1922 1932 Edwin Anderson Penick Bishop Coadjutor of North Carolina
1932 1959 6th Bishop of North Carolina
1951 1959 Richard Henry Baker Bishop Coadjutor of North Carolina
1959 1965 7th Bishop of North Carolina
1960 1965 Thomas Fraser Bishop Coadjutor of North Carolina
1965 1983 8th Bishop of North Carolina
1967 1975 Moultrie Moore 2nd Bishop Suffragan of North Carolina Bishop of Easton, (1975–1983)
1980 1982 Robert Whitridge Estill Bishop Coadjutor of North Carolina
1983 1994 9th Bishop of North Carolina
1985 1989 Frank Vest 3rd Bishop Suffragan of North Carolina Bishop of Southern Virginia (1991–1998)
1990 1996 Huntington Williams, Jr. 4th Bishop Suffragan of North Carolina
1994 2000 Robert C. Johnson Jr. 10th Bishop of North Carolina
1996 2007 J. Gary Gloster 5th Bishop Suffragan of North Carolina
2000 2015 Michael Bruce Curry 11th Bishop of North Carolina 27th Presiding Bishop of The Episcopal Church (2015 – Present)
2005 2013 Alfred C. “Chip” Marble, Jr. Assisting Bishop of North Carolina Bishop of Mississippi (1993–2003)
2007 2013 William O. Gregg Assistant Bishop of North Carolina Bishop of Eastern Oregon (2000–2007)
2013 Present Anne Hodges-Copple 6th Bishop Suffragan of North Carolina
2015 2017 Bishop Pro Tempore of North Carolina
2015 2017 Peter Lee Assisting Bishop of North Carolina[9] Bishop of Virginia (1985–2009); Bishop Provisional of East Carolina (2013–2015)
2017 Present Samuel S. Rodman, III 12th Bishop of North Carolina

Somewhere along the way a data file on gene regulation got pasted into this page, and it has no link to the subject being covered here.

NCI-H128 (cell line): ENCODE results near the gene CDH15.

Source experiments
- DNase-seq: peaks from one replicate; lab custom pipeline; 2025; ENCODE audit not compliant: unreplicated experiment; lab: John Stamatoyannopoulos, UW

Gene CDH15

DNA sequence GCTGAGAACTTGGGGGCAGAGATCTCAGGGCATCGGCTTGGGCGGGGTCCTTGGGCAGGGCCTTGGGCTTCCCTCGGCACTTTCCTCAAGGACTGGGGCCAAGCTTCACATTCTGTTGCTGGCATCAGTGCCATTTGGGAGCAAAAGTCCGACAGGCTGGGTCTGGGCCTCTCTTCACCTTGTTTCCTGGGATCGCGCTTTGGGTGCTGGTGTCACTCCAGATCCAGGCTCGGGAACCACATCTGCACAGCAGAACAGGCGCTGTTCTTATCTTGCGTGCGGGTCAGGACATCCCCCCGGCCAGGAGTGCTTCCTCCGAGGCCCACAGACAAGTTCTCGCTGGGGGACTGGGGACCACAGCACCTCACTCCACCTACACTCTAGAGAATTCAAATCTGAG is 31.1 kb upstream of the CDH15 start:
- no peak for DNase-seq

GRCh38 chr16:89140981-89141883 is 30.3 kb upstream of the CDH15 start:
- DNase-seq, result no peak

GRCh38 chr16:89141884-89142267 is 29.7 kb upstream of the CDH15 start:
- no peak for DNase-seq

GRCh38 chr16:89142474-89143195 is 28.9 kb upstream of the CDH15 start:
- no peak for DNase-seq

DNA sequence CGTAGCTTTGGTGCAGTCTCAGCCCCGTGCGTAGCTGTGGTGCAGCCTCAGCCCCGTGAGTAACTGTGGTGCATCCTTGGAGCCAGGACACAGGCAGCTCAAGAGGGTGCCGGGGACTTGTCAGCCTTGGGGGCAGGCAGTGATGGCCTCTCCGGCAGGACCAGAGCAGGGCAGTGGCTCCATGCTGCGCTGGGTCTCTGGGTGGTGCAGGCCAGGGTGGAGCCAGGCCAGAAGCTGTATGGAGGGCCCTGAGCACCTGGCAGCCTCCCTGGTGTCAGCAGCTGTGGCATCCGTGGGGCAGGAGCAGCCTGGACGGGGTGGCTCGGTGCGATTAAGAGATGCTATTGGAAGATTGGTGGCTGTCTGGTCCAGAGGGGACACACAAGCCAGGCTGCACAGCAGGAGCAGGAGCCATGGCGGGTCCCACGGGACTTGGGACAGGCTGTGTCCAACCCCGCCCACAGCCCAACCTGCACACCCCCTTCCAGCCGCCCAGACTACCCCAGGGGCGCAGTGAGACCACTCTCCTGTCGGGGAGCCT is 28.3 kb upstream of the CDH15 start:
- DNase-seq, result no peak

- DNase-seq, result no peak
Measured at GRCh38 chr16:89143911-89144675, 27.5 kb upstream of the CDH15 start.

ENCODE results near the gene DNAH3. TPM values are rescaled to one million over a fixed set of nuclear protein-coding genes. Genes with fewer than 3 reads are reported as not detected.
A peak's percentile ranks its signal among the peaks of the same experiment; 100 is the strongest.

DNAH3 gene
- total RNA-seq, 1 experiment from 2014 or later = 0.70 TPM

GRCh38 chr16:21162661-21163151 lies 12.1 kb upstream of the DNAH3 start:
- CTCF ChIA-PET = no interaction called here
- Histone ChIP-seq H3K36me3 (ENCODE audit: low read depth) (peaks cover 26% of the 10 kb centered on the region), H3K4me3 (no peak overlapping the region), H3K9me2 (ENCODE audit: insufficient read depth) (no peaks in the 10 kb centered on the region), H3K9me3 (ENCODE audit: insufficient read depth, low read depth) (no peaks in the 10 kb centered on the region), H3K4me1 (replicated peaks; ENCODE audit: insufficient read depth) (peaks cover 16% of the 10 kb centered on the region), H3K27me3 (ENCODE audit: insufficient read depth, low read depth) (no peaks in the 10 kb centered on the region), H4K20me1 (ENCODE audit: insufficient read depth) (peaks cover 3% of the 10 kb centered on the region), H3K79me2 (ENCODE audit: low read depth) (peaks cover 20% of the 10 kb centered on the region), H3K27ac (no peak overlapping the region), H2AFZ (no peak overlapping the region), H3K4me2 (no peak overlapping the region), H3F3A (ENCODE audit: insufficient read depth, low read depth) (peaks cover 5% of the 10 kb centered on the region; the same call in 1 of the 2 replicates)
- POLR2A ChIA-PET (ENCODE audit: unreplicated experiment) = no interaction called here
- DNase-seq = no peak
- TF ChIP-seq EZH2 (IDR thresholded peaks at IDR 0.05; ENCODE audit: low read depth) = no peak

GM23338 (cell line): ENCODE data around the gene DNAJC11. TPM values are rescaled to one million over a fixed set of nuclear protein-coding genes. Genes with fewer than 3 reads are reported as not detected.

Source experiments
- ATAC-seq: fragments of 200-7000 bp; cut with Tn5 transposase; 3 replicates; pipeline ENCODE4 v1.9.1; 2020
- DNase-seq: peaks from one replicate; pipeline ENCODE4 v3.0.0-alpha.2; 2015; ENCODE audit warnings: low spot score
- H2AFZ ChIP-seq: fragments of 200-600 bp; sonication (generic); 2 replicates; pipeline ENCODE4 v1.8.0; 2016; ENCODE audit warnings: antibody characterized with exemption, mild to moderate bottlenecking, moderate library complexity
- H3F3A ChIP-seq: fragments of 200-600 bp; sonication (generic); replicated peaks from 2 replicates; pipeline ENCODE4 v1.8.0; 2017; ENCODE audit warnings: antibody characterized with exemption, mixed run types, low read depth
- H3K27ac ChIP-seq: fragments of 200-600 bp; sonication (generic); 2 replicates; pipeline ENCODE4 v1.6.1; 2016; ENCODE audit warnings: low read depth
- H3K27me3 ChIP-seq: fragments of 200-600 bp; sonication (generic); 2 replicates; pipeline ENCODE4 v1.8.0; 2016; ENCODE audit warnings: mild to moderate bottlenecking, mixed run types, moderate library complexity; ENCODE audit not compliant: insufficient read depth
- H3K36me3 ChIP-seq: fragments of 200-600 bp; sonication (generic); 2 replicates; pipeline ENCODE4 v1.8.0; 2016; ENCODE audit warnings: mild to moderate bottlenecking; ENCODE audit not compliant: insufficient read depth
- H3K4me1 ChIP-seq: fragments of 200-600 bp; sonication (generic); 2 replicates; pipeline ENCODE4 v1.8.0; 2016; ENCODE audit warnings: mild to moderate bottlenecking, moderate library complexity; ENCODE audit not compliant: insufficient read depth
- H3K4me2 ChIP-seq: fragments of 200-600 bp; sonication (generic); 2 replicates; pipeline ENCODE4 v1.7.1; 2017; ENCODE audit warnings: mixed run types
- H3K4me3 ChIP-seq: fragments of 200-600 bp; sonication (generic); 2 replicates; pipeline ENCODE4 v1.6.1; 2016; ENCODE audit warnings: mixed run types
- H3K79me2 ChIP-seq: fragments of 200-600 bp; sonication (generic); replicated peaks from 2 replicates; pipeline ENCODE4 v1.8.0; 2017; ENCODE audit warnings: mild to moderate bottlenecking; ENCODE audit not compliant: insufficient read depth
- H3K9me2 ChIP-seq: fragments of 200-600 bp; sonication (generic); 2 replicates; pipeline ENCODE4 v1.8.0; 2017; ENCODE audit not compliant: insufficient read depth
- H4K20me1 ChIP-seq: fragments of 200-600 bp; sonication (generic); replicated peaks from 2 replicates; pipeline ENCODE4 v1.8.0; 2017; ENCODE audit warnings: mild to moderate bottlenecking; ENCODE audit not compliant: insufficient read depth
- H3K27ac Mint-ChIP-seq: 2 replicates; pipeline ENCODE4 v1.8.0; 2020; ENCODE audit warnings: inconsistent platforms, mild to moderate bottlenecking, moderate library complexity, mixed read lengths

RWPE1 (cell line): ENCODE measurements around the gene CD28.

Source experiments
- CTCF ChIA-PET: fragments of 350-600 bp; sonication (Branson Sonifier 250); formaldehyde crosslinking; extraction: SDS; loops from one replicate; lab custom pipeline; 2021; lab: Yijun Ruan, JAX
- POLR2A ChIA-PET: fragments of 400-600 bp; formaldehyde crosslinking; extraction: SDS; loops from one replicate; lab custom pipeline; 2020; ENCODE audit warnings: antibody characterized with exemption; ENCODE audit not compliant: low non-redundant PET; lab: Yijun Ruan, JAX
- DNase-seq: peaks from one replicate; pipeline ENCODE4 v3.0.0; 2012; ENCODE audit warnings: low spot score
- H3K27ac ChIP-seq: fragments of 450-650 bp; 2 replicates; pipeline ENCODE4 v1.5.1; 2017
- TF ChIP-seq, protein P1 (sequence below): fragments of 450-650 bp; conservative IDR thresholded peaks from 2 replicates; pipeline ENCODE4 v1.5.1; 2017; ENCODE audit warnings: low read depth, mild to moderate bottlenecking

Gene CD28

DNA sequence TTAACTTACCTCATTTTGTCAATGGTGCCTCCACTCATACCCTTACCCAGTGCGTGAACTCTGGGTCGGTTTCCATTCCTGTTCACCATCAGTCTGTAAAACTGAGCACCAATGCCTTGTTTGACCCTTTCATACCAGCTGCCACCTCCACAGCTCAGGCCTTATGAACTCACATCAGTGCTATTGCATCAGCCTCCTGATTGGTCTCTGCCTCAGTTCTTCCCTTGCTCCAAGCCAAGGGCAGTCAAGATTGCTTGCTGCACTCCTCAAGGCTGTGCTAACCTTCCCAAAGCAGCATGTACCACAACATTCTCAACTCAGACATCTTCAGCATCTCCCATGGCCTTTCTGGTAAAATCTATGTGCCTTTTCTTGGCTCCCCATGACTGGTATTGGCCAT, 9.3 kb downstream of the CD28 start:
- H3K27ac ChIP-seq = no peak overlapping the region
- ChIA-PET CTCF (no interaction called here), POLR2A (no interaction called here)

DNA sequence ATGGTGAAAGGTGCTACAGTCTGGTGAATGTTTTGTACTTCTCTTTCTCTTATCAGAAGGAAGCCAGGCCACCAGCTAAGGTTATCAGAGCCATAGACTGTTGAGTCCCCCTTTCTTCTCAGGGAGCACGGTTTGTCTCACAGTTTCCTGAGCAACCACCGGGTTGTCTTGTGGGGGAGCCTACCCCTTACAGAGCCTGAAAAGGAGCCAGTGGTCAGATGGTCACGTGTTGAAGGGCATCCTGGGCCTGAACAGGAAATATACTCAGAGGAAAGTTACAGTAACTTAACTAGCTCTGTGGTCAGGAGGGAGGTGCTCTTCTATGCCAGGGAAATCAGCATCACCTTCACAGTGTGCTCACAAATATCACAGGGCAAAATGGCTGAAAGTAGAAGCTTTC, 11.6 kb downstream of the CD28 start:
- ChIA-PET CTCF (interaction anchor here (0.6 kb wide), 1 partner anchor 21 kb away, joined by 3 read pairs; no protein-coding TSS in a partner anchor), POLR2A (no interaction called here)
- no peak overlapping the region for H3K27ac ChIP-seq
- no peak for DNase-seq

References[edit]

  1. ^ Sennott, Adam (March 4, 2017). "Massachusetts reverend elected Episcopal bishop of North Carolina". Boston Globe. Archived from the original on March 8, 2017. 
  2. ^ "The Rev. Samuel Rodman Elected XII Bishop Diocesan of the Diocese of North Carolina". The Episcopal Diocese of North Carolina. March 4, 2017. Archived from the original on April 11, 2017. 
  3. ^ a b "The Bishops of North Carolina". The Episcopal Diocese of North Carolina. Retrieved April 10, 2017. 
  4. ^ As announced by Curry at the Diocese's 2007 Convention
  5. ^ "Campus Ministry". The Episcopal Diocese of North Carolina. 
  6. ^ "Our Ministry". Episcopal Farmworker Ministry. 
  7. ^ "Hispanic / Latino Ministry". The Episcopal Diocese of North Carolina. 
  8. ^ "Previous Bishops". The Episcopal Diocese of North Carolina. Retrieved April 10, 2017. 
  9. ^ "Diocese of NC Welcomes the Rt. Rev. Peter Lee as Assisting Bishop". The Episcopal Diocese of North Carolina. November 12, 2015. Retrieved April 10, 2017. 

Further reading[edit]

External links[edit]